Resistive Reach Calculation of Distance Relay

Resistive Reach of Distance Relay Characteristics is defined by the fault resistance for which the distance relay characteristics is defined. In MHO type distance relay the major drawback is that resistive reach is defined by the impedance reach and line angle and hence it is not independently settable in the relay. However, it is independently settable in modern Numerical Relay having Quadrilateral Characteristics. In this article, we will discuss the method for calculation of resistive reach setting.

Two types of Resistive Reach are settable in quadrilateral characteristics of distance relay:

  • Ph-Ph (Phase to Phase) Resistive Reach, and
  • Ph-G (Phase to Ground) Resistive Reach

Calculation for Ph-Ph Resistive Reach:

Ph-Ph resistive reach i.e. Rph is defined by the maximum amount of fault resistance in addition to line impedance for which distance zone will trip regardless of location fault. The definition itself means that phase-phase resistive reach must be defined Zone-1 (R1ph), Zone-2 (R2ph), Zone-3 (R3ph-R4ph) and Zone-4 (R3ph-R4ph). It may be noted that, Zone-3 and Zone-4 share the same resistive reach (R3ph-R4ph).

As phase to phase resistive reach has to cover the maximum fault resistance, therefore, Rph must be set greater than the maximum fault resistance for a phase to phase fault. Generally, Rph is set greater than the maximum fault arc resistance for a phase to phase fault. The arc resistance is given by the following formula:

Resistive Reach of distance relay. Formula for fault arc resistance calculation

Where, If = Minimum fault current during phase to phase fault in Ampere

L = Maximum spacing between the conductors in meter

Thus, the phase to phase resistive reach must be set greater than the above calculated arc resistance.

Therefore, Rph ≥ Arc Resistance

Apart from the above, we should also consider the load encroachment. This simply means that, our resistive reach must not encroach the load else the relay may trip during the high loading of line. Let us discuss this aspect for calculating the resistive reach.

Consideration of Load Encroachment:

Figure below demonstrates the quadrilateral characteristics of a distance relay and load point Z (Z is the minimum load impedance).

Resistive Reach Calculation-Quadrilateral Characteristics of distance relay

It can also be observed from the characteristics that Zone-3 resistive reach must be set carefully so that it do not encroach the load impedance locus. This is important from system reliability and to avoid spurious tripping of line during heavy loading of line.

Generally, the resistive reach of zone-3 is set less than 80% of minimum load impedance. For power swing consideration, a margin of DR is given. Therefore, it is essential that load should not encroach this DR. In view of this, R3ph – R4ph is set 60% of minimum load impedance. R2ph and R1ph is set 80% of R3ph-R4ph respectively.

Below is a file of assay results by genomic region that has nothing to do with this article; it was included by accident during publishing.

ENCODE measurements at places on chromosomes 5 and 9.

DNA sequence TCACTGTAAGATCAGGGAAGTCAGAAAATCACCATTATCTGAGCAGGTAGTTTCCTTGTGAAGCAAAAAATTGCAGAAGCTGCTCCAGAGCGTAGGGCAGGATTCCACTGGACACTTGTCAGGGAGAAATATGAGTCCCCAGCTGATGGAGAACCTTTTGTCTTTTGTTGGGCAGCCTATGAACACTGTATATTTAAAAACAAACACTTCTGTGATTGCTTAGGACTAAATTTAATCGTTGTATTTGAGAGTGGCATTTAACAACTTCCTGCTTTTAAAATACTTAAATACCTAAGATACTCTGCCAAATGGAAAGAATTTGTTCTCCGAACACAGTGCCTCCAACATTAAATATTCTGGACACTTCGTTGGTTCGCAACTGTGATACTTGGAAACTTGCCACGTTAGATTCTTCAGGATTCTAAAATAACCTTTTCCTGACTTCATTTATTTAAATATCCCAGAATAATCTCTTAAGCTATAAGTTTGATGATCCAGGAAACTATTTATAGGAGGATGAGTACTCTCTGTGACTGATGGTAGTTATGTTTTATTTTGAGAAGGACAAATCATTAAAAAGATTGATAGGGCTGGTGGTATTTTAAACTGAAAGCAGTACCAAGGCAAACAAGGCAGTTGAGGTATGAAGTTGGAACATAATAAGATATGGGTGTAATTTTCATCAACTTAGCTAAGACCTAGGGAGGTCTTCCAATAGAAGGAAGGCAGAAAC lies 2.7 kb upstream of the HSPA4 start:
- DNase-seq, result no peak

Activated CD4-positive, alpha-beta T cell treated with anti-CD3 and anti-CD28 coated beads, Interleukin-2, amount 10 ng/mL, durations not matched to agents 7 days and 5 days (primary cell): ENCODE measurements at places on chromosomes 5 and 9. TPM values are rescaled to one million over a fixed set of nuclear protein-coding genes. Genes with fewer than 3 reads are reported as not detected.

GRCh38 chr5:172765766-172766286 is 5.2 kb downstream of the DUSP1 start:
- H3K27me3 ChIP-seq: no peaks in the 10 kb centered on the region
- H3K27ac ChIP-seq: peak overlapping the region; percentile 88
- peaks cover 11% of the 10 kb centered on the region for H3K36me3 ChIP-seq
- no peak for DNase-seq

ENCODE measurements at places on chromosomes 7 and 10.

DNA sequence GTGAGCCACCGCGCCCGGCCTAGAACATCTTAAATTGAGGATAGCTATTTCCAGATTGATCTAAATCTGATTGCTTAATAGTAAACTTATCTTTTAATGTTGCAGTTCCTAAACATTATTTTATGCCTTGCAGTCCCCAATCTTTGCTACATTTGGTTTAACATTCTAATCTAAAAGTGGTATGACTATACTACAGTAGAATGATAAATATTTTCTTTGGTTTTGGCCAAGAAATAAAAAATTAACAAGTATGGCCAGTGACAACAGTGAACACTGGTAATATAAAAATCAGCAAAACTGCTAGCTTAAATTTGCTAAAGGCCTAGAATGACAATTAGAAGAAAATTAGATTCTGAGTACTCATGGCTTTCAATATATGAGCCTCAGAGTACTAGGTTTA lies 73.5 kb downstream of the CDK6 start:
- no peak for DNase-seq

Calculation of Minimum Load Impedance:

Now, we must calculate the minimum load impedance. To calculate, we refer Ramkrishna Committee recommendations. As per Ramkrishna Committee recommendation, in the absence of credible data regarding minimum voltage and maximum load expected for a line during emergency system condition, following criteria may be considered for deciding load point encroachment:

  • Maximum load current (Imax) may be considered as 1.5 times the thermal rating of the line or 1.5 times the associated bay equipment current rating (the minimum of the bay equipment individual rating) whichever is lower.
  • Minimum voltage (Vmin) to be considered as 0.85pu (85%).

Let us now try to calculate the resistive reach setting of a 400 kV line. The Line CT ratio is assumed 1000/1 A and CVT ratio is assumed 400 kV/110 V. Let now first calculate the minimum load impedance.

With reference to recommendation of Ramkrishna committee recommendation,

Assumed Line Voltage = 0.85 pu

Assumed Line Current = 1.5 pu

Therefore, minimum load impedance for a 400 kV Line,

Resistive Reach Calculation

It should be noted that, the above calculate for minimum load impedance is in terms of primary. To convert it into secondary we must multiply this by CT/PT ratio.

CT/PT Ratio = (1000×110) / (400×1000)

= 0.275

Minimum Load impedance in terms of secondary

= 130.87×0.275

= 36 Ohms

Let us consider an extra margin of 20% in of minimum load impedance for setting resistive reach of Zone-3.

Therefore, the minimum load impedance in terms of secondary

= 36×0.8

= 28.8 Ohms

Considering power swing and load encroachment, the resistive reach setting for Zone-3 should be 60%.

R3PP = 60% of 28.8

= 17.27 Ohm

As Zone-2 phase to phase resistive reach is 80% of R3PP, therefore

R2PP = 80% of R3PP

          = 13.81 Ω

Similarly, Zone-1 phase to phase resistive reach is 80% of R2PP, therefore

R1PP = 80% of R2PP

          = 11.05 Ω

Calculation for Phase to Ground Resistive Reach:

The phase to ground resistive reach is defined by the maximum phase to ground fault arc resistance and tower footing resistance for which relay should operate. Again, it should not be encroached by load. Generally, this reach is set 80% of minimum load impedance.

R1PG-G = R2PG-G = R3PG-G

= 80% of 28.8

= 23.032 Ω

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